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An Old Sailor's Yarns by N. Ames

Transcriber's Note

There is some arcane and inconsistent spelling. The dialect, spelling and punctuation have been preserved as far as possible.

Obvious typographical errors have been altered, for example where a word was duplicated or a letter duplicated around a hyphen. Hyphenations have been made consistent.

AN

OLD SAILOR'S YARNS.

BY

N. AMES.

AUTHOR OF "MARINER'S SKETCHES," &c. &c. &c.

Extremum hunc, Arethusa, mihi concede laborem.

_Virgil._

NEW YORK: GEORGE DEARBORN, 38 GOLD STREET.

MDCCCXXXV.

* * * * *

Entered according to the Act of Congress, in the year 1835, by GEORGE DEARBORN, in the Clerk's office of the District Court of the United States, for the Southern District of New York.

* * * * *

WILLIAM VAN NORDEN, PRINT.

CONTENTS.

* * * * *

MARY BOWLINE. . . . . . . 15

OLD CUFF . . . . . . . . . . 53

RIVALS . . . . . . . . . . . . 73

MORTON . . . . . . . . . . . 95

PIRATE OF MASAFUERO . . 329

PREFACE.

Mr. Buckingham, noticing the "Nautical Reminiscences" in the New England Magazine, says, no author ever stopped at the second book; and he very gravely proceeds to recommend that my number three should savor more of the style of Goldsmith or Washington Irving. I should have no objection whatever to writing like either of these distinguished authors, _if I could_; but as the case is, I must be content to write as well as I can. The whole article in Mr. B's magazine bore no faint resemblance to a dose of calomel and jalap, administered in a table-spoonful of molasses, in which the sweet and the nauseous are so equally balanced, that the patient is in doubt whether to spit or to swallow. I was, however, exceedingly flattered with the notice bestowed upon me by this literary cynic, as he was never before known to speak well, even moderately, of any author, except natives of Boston, or professors in Harvard University.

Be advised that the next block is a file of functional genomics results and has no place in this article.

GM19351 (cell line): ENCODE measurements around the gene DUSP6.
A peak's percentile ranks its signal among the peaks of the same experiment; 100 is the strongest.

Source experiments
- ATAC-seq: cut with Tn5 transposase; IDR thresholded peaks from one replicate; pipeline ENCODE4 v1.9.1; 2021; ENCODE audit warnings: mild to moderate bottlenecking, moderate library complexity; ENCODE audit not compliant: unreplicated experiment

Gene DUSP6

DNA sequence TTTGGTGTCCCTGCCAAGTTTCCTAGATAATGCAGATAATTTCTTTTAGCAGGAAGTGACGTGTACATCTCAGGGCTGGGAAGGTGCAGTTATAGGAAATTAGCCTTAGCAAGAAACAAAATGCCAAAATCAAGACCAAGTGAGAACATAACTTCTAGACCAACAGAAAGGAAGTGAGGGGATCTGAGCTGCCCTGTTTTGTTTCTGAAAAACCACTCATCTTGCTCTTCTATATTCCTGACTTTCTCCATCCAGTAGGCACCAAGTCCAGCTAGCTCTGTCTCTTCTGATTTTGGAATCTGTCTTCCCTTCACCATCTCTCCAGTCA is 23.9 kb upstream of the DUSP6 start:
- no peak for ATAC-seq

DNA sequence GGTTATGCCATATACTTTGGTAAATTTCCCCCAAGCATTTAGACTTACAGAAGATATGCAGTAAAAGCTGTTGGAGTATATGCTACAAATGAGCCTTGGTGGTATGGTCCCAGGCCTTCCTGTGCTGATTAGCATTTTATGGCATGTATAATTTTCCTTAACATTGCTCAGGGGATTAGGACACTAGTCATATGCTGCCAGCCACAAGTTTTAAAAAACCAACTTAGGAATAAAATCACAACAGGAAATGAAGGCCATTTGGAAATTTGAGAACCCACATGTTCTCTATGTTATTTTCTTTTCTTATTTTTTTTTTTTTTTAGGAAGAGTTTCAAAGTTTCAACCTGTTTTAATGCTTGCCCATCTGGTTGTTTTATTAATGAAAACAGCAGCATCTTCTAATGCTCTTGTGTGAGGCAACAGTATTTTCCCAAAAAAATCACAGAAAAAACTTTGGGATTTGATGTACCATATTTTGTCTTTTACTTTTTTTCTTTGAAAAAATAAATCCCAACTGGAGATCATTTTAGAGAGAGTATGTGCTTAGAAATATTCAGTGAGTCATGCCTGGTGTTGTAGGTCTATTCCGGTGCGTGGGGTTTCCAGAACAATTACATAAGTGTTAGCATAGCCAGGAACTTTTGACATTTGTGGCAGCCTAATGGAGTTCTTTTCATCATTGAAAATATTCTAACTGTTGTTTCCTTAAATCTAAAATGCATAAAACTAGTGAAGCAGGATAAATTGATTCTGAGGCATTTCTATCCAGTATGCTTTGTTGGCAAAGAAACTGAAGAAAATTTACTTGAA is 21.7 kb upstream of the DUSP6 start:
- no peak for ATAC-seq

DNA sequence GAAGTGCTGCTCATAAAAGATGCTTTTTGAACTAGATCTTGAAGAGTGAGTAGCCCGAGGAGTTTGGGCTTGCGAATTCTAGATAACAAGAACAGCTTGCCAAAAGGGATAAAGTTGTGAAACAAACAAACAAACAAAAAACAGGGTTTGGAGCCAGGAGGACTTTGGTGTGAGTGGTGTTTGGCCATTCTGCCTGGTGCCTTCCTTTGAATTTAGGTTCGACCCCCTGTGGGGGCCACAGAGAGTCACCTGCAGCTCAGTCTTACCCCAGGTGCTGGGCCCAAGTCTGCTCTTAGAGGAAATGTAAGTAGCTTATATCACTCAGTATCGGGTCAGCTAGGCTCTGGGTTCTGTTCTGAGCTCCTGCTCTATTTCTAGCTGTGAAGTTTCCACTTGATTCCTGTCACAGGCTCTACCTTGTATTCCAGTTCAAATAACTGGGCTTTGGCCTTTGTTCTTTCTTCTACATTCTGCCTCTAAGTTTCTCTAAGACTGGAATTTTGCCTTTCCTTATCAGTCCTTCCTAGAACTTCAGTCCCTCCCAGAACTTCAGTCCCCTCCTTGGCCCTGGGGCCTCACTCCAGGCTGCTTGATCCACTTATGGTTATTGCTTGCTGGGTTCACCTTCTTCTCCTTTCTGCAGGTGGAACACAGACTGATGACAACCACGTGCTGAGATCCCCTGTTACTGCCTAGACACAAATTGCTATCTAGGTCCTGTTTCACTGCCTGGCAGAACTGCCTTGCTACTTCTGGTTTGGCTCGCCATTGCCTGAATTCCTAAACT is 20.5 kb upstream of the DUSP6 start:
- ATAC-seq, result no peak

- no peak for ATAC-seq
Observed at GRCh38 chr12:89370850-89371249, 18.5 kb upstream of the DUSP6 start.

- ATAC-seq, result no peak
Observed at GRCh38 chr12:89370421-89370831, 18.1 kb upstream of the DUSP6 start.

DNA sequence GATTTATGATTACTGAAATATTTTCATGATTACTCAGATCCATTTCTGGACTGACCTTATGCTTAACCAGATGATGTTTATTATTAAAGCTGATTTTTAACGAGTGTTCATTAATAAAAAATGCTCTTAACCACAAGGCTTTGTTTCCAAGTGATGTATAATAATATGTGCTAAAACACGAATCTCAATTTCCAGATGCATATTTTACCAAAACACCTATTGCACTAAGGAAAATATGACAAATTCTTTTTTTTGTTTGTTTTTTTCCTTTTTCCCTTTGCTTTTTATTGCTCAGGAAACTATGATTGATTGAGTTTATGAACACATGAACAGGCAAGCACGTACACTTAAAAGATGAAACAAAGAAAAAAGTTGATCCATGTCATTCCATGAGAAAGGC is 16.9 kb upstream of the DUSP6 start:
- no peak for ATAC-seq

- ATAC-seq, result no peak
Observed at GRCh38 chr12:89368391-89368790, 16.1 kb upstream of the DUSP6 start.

"Morton" is founded upon an old tradition, now forgotten, but well known when I first went to sea, of the exploits of some of our adventurous and somewhat lawless traders in the Pacific. A number of the crew of one of these smuggling vessels were taken in the act, and, after a hasty trial, ordered to be sent to the mines. The route to their place of condemnation and hopeless confinement lay near the coast. A large party of seamen landed from two or three ships that were in the neighborhood, waylaid the military escort, knocked most of them on the head, rescued the prisoners, and got safe off without loss. The story says nothing of female influence or assistance, but knowing it to be morally impossible to get through a story without the assistance of a lady, I pressed one into the service, and took other liberties with the original, till it became what peradventure the reader will find it. Many stories are told of the skirmishes, or as sailors call them, "scrammidges," between our "free-traders" and the guarda-costas in different parts of the Pacific. In particular, the ship D----, of Boston, is said to have had a "regular-built fight" with a guarda-costa of forty-four guns, that retired from the action so miserably mauled, that it is doubtful to this day whether she ever found her way back into port. An old sea-dog who was on board the D----, furnished me with many details of the proceedings of our merchantmen on the coasts of California, and Mexico, some thirty years since, but most of them have escaped my memory.


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